This year’s rally in Chinese property developer bonds is encouraging borrowers to return the market following the lack of credit availability at the end of 2011. Yet, property analysts advise treasurers to hold off from issuing too soon.
In a client report last week, Bank of America Merrill Lynch (BoAML) wrote that January's rally in corporate bonds also saw a tightening of yields on Chinese property deals.
"Average yield of larger developers tightened from 15.1% to 13.3%, and smaller developers tightened from 20.3% to 17.3%," said the report.
The improved sentiment around this set of borrowers is a positive step for property developers looking for refinancing.
However, Kaven Tsang, Moody's assistant vice president and analyst, believes even more favourable borrowing conditions may be available in 2013, explaining the market typically moves in a two-to-three year cycles. Given that China witnessed a downmarket in 2011 - and the challenging environment will likely to continue in 2012 - he expects market situation could stabilise in 2013 and 2014.
"If it’s in developers' minds to tap the market now for cheaper financing to pay for debt due in 2015 and 2016, I don't see any imminent need to tap the market," he said. "Why do they need to raise funding now for three or four years down the road?"
The advice is pertinent as many property developers have a large volume of bonds to maturing over the next few years.
According to the BoAML client report, US$3.6 billion, US$5 billion and US$4.1 billion worth of bonds will come up for redemption in the three years of 2014, 2015 and 2016, respectively. The pressure to recapitalise these costs will prompt many developers to enter the market to take advantage of the recent pickup, the bank predicts.
However, Danny Bao, head of Hong Kong and China property at Daiwa Capital Markets, offers a different reason for developers to hold off immediate issuances. Bao says the decision by the People’s Bank of China to tighten credit lending in 2011 is set for a reversal in the coming months as their efforts to cool the property market's growth appear to be working. With this in mind, he advises potential issuers wait to weigh their bank lending options before rushing to sell bonds at a higher borrowing rate.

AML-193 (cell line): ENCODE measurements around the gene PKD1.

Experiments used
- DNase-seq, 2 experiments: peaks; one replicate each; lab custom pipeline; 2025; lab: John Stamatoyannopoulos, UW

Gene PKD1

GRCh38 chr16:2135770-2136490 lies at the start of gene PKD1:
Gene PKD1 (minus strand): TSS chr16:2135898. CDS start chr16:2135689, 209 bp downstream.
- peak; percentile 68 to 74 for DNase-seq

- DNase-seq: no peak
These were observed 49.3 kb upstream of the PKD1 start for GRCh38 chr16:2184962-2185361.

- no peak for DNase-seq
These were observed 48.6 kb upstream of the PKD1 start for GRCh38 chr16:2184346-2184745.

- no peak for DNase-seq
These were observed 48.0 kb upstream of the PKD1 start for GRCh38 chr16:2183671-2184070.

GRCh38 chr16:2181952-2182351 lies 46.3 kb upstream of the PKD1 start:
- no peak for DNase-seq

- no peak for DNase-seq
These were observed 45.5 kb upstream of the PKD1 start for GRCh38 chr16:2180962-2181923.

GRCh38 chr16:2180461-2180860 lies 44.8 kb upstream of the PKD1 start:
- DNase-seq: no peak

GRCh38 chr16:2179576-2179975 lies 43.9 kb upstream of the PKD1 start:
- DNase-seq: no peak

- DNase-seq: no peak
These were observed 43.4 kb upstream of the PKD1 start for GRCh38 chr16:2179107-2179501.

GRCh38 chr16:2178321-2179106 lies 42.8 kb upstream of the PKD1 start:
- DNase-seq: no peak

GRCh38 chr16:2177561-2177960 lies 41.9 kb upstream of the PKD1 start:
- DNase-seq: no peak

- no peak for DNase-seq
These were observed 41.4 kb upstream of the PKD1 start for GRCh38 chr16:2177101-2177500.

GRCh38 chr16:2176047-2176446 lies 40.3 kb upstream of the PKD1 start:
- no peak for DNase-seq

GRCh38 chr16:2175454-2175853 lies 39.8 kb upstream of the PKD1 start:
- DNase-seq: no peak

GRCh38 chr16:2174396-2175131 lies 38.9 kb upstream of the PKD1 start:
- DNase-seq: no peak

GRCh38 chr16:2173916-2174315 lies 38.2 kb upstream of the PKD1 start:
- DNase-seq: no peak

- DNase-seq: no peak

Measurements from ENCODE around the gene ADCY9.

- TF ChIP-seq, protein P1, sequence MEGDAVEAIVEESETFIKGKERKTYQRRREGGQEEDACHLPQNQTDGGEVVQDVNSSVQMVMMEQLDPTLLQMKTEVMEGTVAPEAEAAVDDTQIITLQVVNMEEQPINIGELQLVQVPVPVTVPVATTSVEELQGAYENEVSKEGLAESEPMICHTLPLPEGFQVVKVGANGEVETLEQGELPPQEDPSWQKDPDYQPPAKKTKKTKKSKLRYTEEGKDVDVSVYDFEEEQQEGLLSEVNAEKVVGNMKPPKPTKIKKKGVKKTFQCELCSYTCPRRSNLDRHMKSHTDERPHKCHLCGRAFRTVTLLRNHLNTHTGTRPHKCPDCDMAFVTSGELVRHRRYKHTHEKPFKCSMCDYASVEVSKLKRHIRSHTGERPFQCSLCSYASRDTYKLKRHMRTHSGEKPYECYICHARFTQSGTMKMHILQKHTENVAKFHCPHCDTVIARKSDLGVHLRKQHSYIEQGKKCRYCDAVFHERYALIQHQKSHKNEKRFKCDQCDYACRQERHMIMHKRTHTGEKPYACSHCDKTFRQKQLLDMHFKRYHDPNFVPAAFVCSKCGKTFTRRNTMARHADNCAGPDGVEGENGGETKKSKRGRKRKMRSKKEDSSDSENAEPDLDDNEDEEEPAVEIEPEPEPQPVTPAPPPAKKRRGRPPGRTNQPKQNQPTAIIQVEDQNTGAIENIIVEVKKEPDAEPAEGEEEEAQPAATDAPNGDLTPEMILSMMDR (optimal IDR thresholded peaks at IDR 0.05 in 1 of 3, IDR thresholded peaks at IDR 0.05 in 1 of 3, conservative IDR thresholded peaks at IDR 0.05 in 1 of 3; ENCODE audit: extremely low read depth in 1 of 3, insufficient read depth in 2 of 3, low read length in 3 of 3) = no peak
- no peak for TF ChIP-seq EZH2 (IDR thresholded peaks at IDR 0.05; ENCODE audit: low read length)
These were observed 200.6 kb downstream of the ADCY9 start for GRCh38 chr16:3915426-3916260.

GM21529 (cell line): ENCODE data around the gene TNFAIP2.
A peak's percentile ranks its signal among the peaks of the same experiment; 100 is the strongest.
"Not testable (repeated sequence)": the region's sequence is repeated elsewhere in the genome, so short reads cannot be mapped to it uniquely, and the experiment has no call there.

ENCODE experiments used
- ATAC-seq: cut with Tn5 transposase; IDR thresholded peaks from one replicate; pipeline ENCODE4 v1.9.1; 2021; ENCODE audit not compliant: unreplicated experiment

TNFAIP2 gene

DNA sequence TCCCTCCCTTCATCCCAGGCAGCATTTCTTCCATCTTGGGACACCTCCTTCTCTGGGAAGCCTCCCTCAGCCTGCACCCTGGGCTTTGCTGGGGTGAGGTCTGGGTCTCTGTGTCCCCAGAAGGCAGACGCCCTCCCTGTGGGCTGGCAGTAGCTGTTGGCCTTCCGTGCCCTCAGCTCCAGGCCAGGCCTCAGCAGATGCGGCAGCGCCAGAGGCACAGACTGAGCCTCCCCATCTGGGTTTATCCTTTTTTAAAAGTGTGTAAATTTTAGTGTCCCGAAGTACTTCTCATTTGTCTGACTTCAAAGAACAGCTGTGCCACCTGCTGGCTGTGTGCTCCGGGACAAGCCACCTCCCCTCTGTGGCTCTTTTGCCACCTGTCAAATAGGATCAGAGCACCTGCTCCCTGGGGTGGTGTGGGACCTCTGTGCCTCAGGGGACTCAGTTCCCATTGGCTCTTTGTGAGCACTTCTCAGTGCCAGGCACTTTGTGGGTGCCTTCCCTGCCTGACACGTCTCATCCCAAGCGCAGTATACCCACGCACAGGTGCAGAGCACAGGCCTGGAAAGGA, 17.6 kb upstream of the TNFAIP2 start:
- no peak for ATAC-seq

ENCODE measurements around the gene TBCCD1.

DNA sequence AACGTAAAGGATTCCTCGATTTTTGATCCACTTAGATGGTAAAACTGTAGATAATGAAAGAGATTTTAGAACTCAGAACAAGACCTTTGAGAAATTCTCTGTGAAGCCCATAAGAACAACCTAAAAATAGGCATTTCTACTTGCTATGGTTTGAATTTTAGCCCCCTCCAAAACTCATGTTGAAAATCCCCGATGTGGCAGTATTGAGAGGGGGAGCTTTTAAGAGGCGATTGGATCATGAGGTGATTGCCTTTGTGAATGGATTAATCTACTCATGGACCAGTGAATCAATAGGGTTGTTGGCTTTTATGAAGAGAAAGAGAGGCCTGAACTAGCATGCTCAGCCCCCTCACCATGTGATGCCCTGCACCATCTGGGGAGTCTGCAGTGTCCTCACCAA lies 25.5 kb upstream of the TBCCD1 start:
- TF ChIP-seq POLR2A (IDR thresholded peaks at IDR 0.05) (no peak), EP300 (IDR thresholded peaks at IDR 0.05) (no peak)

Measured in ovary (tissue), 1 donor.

"Developers were able to borrow from banks in the second half of last year at a rate of 8%-10%. They can issue high yield bonds with 10%-13% coupons and can borrow from domestic trusts for 10%-20% interest, all expiring within two to three years," said Bao, adding that issuers of off-shore high yield bonds usually have a three-to-seven-year maturity, while on-shore domestic trusts set maturities at two-to-three years.
"We don’t know where the yield will trend after the government institutes a policy change, but the change will be advantageous to these developers and cheaper than other funding options,” he continued. “I think property developers should wait and see what's going on with the market first."
In this case, not only would approaching banks be cheaper, but it would give developers a chance of avoiding global investors who may not be ready to receive the sector’s high-yield borrowers.
While the environment does look more open for Chinese bond issuers, global debt lenders have a clear preference for investment-grade issues rather than the rush to high-yield bonds seen one year ago. This investor aversion to high-yield has been attributed to corporate governance problems linked to companies such as Sino Forest and China Forestry.
This narrows the pool of property issuers that can come to market, and suggests that the benefits of a more favourable investor market may be beyond the mainland real estate developers who need it most.
“The one set of property developers who will be qualified to issue bonds in the overseas market have to be big, financially sound and have a strong name, but ironically these are not the ones that are desperate for cash,” said an Asian equity researcher in Hong Kong. “I don’t see a wave of Chinese property developers selling bonds overseas because quality will be an issue.”
Credit quality is still an issue in the sector. Moody’s stated in a report last week that rated Chinese property developers “accounted for almost 40% of the region’s negative rating actions due to weaker-than-expected contract sales amid a lacklustre market characterised by tight liquidity, and in some cases, continued aggressive build up of land banks.”
BoAML’s outlook for 2012 also doesn’t bode well for struggling players in the industry. According to the bank, the market is poised to see a 20% year-on-year decline in nationwide property sales and a 10% decline in both volume and price.